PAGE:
HELENA — For the last two decades the Carroll College football team has run the same offense under longtime coach Mike Van Diest.
That will change this fall.
When Saints coach Troy Purcell was hired last December he mentioned at his press conference the offense will run through his quarterback’s strengths.
Apparently that will also mean playing option-style football.
“We are doing a lot of different things right now with a zone read and triple option,” Purcell said. “It’s kind of a new school instead of the old school from when I was here, running outside veer and inside veer.”
The Saints quarterbacks will sit back in the shotgun and run some run-pass option sets.
There will be some prostyle and drop back plays, but the offense is mainly a style where the quarterback’s athleticism will shine.
“I’ve always liked option football, because you gain a guy and it’s a very exciting style,” Purcell said. “I learned a lot at Idaho under Paul Petrino and during the 25 years I was a high school coach.”
Purcell said that during his three years as an assistant at Idaho, the Vandals ran this style of offense if they had a quarterback who showed the ability to leave the pocket and run.
Last season, quarterback Mason Petrino finished as the team’s third leading rusher with 245 yards and three touchdowns.
The option style gained popularity in the 1970s when programs such as Nebraska, Oklahoma and Georgia Southern saw success in flexion and wishbone sets, but it slowly transformed into today’s read option from shotgun sets out of the spread formation.
With the run-pass option sets now gaining popularity at the high school level, Saints quarterbacks Kolby Killoy and Hunter Bledsoe have some familiarity. They might have had to learn a new playbook this season, but they are not necessarily struggling to keep up.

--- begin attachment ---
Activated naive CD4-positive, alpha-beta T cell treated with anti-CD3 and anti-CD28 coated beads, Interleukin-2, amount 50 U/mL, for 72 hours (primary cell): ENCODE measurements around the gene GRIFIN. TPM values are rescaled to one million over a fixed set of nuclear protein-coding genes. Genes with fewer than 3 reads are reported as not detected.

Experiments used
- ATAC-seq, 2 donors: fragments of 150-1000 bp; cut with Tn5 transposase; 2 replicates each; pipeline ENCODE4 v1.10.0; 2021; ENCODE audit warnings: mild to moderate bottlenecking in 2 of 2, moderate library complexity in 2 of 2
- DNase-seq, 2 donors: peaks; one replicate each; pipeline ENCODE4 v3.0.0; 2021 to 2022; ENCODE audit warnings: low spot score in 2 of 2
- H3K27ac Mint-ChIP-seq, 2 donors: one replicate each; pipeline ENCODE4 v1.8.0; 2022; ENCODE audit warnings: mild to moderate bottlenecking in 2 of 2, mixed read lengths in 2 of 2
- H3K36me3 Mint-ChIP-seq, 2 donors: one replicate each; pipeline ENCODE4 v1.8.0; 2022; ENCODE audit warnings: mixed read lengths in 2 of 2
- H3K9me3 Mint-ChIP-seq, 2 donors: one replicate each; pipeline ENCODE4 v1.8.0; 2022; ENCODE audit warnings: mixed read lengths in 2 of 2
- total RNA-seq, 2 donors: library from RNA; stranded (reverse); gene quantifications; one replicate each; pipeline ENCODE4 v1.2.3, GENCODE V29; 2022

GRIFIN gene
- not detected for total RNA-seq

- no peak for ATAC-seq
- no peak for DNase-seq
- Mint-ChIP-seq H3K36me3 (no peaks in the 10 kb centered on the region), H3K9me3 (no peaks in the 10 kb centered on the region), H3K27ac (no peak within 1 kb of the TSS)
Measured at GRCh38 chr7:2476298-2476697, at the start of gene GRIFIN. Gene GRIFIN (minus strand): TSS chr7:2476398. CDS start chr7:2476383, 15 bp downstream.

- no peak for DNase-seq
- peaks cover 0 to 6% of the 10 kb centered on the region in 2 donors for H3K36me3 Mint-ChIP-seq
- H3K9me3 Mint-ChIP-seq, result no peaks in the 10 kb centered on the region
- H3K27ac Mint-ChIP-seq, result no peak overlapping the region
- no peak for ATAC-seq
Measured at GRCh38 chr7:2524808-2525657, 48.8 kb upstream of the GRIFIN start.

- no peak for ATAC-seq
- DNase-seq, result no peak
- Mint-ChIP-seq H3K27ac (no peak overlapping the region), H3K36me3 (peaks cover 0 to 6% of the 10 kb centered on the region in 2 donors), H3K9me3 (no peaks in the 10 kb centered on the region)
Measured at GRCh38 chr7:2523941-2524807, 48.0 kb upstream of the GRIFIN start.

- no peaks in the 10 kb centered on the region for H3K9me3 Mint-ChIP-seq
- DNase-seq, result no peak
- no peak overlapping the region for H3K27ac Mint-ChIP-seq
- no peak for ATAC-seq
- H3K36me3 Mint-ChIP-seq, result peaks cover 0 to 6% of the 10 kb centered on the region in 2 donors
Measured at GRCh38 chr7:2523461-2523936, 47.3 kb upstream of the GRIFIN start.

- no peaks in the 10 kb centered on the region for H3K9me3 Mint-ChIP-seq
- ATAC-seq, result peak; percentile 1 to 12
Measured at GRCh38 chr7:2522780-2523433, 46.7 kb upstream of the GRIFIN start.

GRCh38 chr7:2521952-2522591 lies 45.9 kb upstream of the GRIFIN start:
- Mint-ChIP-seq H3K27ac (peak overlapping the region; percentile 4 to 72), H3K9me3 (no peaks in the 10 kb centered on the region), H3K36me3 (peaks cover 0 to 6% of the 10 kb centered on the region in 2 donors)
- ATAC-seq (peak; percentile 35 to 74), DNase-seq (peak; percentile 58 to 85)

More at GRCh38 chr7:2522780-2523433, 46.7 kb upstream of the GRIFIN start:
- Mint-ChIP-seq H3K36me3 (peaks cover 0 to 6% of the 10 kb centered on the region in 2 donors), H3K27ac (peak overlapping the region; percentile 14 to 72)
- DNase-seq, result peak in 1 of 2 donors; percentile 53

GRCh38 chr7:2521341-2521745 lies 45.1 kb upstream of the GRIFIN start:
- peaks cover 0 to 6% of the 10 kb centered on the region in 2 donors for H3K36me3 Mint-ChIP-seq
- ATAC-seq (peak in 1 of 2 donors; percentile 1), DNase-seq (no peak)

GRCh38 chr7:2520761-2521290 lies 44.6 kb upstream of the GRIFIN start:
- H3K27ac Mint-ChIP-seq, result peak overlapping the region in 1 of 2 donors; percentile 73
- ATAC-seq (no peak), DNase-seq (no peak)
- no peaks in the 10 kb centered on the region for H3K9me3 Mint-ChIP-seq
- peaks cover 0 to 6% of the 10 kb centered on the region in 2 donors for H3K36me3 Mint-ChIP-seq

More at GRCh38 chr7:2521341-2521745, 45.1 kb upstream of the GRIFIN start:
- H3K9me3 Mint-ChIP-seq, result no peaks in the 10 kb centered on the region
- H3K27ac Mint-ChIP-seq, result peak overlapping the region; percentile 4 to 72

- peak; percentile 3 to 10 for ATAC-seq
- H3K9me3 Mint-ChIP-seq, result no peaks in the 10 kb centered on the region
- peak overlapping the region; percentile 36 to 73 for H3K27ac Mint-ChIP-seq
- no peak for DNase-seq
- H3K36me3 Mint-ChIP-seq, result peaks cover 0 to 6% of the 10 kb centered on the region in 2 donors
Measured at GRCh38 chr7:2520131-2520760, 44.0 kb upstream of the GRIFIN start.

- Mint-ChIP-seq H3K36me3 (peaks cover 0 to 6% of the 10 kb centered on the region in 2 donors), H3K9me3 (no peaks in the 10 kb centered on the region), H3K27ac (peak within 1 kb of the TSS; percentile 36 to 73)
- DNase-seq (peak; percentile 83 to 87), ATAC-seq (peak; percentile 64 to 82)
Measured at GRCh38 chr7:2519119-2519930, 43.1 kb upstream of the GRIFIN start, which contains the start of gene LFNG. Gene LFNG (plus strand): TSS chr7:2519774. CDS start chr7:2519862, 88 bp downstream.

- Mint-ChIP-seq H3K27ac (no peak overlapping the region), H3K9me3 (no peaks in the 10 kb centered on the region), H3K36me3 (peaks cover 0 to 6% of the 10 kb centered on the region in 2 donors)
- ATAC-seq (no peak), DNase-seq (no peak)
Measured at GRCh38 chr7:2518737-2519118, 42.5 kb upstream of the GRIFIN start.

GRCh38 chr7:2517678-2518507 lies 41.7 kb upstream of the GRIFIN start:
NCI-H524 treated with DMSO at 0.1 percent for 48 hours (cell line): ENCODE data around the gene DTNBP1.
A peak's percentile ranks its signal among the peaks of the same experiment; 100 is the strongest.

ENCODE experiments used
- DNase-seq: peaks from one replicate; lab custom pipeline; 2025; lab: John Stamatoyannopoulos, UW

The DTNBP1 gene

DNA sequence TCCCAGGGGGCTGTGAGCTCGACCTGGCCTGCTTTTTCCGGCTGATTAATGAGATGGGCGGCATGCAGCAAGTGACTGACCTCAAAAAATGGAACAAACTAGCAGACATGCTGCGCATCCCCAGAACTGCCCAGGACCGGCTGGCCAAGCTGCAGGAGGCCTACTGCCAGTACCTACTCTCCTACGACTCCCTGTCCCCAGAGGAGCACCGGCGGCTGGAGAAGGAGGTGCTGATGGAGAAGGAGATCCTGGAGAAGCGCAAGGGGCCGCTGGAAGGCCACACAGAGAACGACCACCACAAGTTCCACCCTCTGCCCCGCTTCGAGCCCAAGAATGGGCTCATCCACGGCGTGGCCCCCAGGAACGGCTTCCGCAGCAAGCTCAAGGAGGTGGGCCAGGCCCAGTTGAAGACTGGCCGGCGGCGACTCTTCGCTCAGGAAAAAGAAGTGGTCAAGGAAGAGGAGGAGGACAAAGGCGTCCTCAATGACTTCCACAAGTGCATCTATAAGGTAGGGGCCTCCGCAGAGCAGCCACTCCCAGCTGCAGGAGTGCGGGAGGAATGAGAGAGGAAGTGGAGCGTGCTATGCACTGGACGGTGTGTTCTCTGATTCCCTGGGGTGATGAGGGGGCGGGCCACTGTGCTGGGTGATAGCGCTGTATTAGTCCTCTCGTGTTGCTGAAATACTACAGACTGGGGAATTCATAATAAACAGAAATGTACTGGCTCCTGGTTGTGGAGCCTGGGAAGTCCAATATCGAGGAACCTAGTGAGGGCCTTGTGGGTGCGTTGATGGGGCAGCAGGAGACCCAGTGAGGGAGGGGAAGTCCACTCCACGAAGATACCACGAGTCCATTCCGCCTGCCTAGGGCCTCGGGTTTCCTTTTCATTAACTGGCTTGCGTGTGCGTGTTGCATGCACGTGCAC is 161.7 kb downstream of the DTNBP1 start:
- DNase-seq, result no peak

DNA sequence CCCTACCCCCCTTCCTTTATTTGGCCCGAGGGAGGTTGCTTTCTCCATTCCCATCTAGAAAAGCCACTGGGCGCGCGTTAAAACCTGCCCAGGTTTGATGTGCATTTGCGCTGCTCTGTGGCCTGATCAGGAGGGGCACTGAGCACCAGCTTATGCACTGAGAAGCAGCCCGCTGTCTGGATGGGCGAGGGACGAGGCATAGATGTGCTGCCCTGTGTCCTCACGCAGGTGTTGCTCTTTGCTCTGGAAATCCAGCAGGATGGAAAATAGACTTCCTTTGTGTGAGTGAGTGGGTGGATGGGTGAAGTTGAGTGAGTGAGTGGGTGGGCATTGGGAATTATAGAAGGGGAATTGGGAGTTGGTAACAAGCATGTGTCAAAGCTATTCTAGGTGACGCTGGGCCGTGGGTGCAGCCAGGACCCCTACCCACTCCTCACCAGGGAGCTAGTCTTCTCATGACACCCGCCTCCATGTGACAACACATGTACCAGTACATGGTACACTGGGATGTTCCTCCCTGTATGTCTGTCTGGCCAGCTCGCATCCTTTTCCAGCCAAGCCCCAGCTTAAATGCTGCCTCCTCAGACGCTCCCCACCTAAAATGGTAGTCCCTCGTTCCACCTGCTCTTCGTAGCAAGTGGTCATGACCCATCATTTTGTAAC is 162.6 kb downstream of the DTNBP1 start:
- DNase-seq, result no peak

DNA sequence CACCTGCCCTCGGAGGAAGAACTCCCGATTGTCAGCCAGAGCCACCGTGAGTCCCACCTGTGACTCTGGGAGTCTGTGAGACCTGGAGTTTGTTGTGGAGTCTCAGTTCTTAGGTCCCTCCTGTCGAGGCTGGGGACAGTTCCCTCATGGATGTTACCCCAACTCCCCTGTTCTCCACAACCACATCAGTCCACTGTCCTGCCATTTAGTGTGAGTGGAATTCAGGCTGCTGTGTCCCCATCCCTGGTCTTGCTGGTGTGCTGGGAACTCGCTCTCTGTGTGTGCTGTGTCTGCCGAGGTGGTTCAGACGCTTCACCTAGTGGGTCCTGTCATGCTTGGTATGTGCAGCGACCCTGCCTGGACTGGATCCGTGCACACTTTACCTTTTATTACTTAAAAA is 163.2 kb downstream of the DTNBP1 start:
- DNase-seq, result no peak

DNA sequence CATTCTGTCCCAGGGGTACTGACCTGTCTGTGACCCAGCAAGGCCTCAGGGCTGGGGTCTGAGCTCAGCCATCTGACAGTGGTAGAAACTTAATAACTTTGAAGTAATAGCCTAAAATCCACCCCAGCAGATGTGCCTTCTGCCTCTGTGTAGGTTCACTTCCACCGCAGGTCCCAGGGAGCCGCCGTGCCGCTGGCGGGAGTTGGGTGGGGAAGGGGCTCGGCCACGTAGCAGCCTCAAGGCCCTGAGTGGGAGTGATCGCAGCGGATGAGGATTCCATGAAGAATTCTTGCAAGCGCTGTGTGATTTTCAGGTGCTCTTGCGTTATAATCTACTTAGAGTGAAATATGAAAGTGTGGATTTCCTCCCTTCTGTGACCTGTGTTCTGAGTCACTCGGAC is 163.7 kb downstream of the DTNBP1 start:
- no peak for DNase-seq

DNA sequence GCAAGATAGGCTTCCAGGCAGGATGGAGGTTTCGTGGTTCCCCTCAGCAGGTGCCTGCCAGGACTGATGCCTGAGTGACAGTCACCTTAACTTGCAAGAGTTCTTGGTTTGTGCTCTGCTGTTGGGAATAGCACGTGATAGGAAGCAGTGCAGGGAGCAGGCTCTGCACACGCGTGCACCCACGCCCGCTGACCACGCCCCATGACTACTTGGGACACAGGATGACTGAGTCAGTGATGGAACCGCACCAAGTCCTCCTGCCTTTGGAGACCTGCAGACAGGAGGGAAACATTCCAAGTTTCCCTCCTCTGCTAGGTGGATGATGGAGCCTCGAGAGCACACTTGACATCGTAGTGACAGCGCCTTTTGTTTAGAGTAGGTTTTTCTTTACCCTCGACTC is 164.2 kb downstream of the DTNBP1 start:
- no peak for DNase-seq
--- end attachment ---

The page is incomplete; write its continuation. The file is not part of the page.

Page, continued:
Killoy ran a similar set while at Pasco High in Washington and Bledsoe has played so much football, he had an idea of what to do.
“You really do have to be more athletic,” Bledsoe said.
“You also have to learn to take some hits,” Killoy butted in, smiling.
The two combined for minus-47 yards rushing and zero touchdowns last season as pocket passers, but both have shown flashes of the ability to escape the pass rush. More importantly, they are willing to learn.
“These guys are doing a good job not only out on the field, but in the meetings, too,” Purcell said. “They are asking the right questions.”
The new style of offense is a change not only for the quarterbacks, but for the running backs, too.
Major Ali returns as the team’s leading rusher but, traditionally, a run-pass option features two or more running backs.
With last year's backup Ryan Arntson leaving to walk on at the University of Montana, Griphen Le, Jesus Parra-Gutierrez and Jack McIntyre will compete for playing time.
Carroll finished near the bottom of the Frontier Conference in points scored and yards gained last year, but now armed with a new style, Ali and the rest of the offense like how everything is coming together.
“It’s similar to last year, but quarterbacks are pulling a true read,” Ali said. “You are definitely going to see the quarterback get out in space more and take some hits. When they take off, it’s like a live game. It’s fun to see.”